The lap steel guitar, also known as a Hawaiian guitar, is a type of steel guitar without pedals that is typically played with the instrument in a horizontal position across the performer's lap. Unlike the usual manner of playing a traditional acoustic guitar, in which the performer's fingertips press the strings against frets, the pitch of a steel guitar is changed by pressing a polished steel bar against plucked strings. Though the instrument does not have frets, it displays markers that resemble them. Lap steels may differ markedly from one another in external appearance, depending on whether they are acoustic or electric, but in either case, do not have pedals, distinguishing them from pedal steel guitars.
Larry Campbell is an American multi-instrumentalist who plays many stringed instruments in genres including country, folk, blues, and rock. He is perhaps best known for his time as part of Bob Dylan's Never Ending Tour band from 1997 to 2004.
A resonator guitar or resophonic guitar is an acoustic guitar that produces sound by conducting string vibrations through the bridge to one or more spun metal cones (resonators), instead of to the guitar's sounding board (top). Resonator guitars were originally designed to be louder than regular acoustic guitars, which were overwhelmed by horns and percussion instruments in dance orchestras. They became prized for their distinctive tone, and found life with bluegrass music and the blues well after electric amplification solved the problem of inadequate volume.
Pat Wictor is an American blues and folk musician, guitarist, singer-songwriter, and recording artist. Known for his ethereal style, he was nominated for Emerging Artist of the Year in 2006 by the Folk Alliance, and has released a number of solo albums. In 2010 Wictor co-founded the folk trio Brother Sun, with singer-songwriters Joe Jencks and Greg Greenway, and the band has since released two full albums and toured extensively. Wictor also has an extensive discography as a sideman, playing instruments such as lap slide guitar and dobro. He currently resides in Brooklyn, New York.
Robert David Hole is an Australian slide guitarist known for his style of playing rock and roll and blues music.
Debashish Bhattacharya is an Indian classical musician, singer, composer and educator. He is said to have introduced the first Slide Guitar Syllabus in the world. Bhattacharya redefined Indian classical music on slide guitar through the introduction of a new playing technique and sound, as well as a blending of traditional and uniquely contemporary approaches in designing his music. A music producer who plays lap slide guitar, he has taught more than a thousand students, created a new genre, designed his own instruments and performed in more than two thousand concerts and workshops, with Grammy nominations and several world music awards. His latest guitar creation, the Pushpa Veena, is perhaps the first slide instrument in the world with a top made of animal skin. For Hindustani Raag music he has composed three new Raag, set to evening time: "Raag Palāsh Priyā," "Raag Shankar Dhwani" and "Raag Chandra Mālikā".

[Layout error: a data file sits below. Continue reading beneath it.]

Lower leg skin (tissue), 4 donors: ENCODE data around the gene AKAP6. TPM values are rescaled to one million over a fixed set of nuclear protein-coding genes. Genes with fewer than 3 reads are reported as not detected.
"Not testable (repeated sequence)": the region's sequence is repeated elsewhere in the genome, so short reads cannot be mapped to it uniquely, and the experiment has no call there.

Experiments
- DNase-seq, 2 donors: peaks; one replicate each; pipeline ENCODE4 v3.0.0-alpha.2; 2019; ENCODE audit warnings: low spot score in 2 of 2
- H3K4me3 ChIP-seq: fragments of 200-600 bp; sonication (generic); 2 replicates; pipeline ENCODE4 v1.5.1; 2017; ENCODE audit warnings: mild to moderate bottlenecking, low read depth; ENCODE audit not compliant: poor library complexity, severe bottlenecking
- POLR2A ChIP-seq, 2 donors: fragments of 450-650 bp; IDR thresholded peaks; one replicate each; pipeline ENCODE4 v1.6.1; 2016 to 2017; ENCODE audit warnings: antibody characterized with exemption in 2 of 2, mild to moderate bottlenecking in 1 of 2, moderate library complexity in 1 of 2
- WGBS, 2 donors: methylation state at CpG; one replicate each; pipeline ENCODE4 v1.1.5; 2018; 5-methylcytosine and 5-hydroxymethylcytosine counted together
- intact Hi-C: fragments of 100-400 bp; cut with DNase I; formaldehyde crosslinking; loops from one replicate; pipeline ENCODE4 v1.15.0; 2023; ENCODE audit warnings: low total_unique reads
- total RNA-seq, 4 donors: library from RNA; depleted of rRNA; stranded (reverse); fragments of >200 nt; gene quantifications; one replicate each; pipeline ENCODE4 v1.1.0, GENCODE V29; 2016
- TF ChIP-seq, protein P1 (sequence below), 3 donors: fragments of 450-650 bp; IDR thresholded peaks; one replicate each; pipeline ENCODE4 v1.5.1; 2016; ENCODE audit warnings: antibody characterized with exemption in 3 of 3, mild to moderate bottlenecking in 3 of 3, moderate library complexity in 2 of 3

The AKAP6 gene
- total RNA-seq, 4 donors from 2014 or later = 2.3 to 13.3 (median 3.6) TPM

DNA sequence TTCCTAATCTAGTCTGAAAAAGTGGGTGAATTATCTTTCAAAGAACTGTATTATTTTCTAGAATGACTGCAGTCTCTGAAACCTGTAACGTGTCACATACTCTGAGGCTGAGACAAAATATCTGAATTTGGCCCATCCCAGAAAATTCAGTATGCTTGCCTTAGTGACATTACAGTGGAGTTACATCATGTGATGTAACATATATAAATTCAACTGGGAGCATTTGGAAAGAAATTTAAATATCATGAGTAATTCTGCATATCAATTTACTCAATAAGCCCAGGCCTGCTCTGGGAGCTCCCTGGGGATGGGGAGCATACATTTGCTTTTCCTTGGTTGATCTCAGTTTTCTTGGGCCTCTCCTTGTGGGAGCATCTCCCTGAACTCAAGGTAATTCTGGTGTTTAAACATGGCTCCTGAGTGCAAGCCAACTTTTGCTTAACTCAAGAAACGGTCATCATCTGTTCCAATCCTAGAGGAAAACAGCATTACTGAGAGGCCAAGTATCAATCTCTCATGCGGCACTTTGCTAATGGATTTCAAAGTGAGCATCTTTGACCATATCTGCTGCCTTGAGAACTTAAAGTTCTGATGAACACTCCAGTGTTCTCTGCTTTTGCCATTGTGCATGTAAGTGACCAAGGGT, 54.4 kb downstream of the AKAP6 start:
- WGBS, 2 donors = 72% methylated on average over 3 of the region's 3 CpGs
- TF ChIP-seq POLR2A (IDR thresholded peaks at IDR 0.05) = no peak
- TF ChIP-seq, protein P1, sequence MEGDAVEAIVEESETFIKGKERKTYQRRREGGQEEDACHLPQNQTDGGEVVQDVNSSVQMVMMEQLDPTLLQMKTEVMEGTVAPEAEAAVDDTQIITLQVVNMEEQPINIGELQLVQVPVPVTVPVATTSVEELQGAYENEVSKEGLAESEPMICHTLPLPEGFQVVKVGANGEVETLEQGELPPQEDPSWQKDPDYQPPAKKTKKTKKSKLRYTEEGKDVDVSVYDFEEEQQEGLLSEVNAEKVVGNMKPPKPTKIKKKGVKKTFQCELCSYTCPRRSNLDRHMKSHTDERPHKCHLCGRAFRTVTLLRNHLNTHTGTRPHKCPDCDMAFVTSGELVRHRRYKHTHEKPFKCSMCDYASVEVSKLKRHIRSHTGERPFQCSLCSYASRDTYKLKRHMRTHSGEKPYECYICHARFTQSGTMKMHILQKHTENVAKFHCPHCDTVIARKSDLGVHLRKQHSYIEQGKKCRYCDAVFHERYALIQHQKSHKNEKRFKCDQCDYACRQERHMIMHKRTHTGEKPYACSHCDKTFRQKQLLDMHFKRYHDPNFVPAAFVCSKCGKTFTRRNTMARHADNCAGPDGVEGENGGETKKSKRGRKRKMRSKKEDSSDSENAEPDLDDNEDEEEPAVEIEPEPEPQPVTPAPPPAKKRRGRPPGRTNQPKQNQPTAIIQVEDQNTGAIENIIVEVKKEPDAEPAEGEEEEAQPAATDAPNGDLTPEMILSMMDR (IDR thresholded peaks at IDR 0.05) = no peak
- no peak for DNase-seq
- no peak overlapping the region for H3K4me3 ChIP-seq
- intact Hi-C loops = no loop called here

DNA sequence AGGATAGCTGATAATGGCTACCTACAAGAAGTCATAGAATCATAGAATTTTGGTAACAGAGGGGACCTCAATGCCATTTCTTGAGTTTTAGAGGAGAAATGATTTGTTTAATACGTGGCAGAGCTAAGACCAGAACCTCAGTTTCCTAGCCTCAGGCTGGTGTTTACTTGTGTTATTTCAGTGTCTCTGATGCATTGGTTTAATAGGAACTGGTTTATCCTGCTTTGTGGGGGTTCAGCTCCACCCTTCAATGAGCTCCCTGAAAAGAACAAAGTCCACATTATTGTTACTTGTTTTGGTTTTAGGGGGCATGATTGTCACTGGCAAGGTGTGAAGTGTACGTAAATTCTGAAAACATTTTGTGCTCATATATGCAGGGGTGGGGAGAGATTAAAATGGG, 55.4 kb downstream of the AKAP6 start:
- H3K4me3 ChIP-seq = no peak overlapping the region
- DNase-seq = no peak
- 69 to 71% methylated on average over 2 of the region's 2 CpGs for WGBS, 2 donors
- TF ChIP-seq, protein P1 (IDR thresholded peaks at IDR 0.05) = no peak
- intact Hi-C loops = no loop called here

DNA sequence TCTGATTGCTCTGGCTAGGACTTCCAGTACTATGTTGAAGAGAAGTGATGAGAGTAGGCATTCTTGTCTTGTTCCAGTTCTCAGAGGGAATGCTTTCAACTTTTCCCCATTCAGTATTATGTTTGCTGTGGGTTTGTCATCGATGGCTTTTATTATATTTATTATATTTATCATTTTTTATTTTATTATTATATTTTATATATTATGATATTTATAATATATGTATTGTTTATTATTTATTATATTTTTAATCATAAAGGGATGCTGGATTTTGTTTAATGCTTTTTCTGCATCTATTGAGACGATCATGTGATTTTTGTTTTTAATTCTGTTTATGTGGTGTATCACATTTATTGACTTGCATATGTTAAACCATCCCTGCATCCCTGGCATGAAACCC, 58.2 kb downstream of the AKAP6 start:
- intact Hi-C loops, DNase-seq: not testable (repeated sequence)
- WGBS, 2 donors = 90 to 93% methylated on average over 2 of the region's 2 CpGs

Gwyn Ashton is a Welsh–Australian blues/rock guitarist and singer-songwriter.
Gerald Lester Byrd was an American musician who played the lap steel guitar in country and Hawaiian music, as well as a singer-songwriter and the head of a music publishing firm. He appeared on numerous radio programs.
The lap steel ukulele is a type of and method of playing the ukulele
A steel bar, commonly referred to as a "steel", but also referred to as a tone bar, slide bar, guitar slide, slide, or bottleneck, is a smooth hard object which is pressed against strings to play steel guitar and is itself the origin of the name "steel guitar". The device can either be a solid bar which is held in the hand, or a tubular object worn around the player's finger. Instead of pressing fingertips on the strings against frets as a traditional guitar is played, the steel guitarist uses one of these objects pressed against the strings with one hand, while plucking the strings with the other to gain the ability to play a smooth glissando and a deep vibrato not possible when playing with fingers on frets.
Frederick Martin Roulette was an American electric blues lap steel guitarist and singer. He was best known as an exponent of the lap steel guitar. He was a member of the band Daphne Blue and collaborated with Earl Hooker, Charlie Musselwhite, Henry Kaiser, and Harvey Mandel. He also released several solo albums. One commentator described Roulette as an "excellent musician".
Catfish Keith is an American acoustic blues singer-songwriter and guitarist. He is best known as an exponent of the resonator guitar. He has released several solo albums, including 2001's A Fist Full of Riffs.
Michael Messer is an English singer, songwriter, slide guitarist, recording artist, producer, guitar designer/manufacturer. He is noteworthy for his ability to combine acoustic and electric National slide and lap steel guitar into his playing style. The American magazine Spirit listed Messer as one of the greatest slide guitarists alongside Duane Allman and Ry Cooder.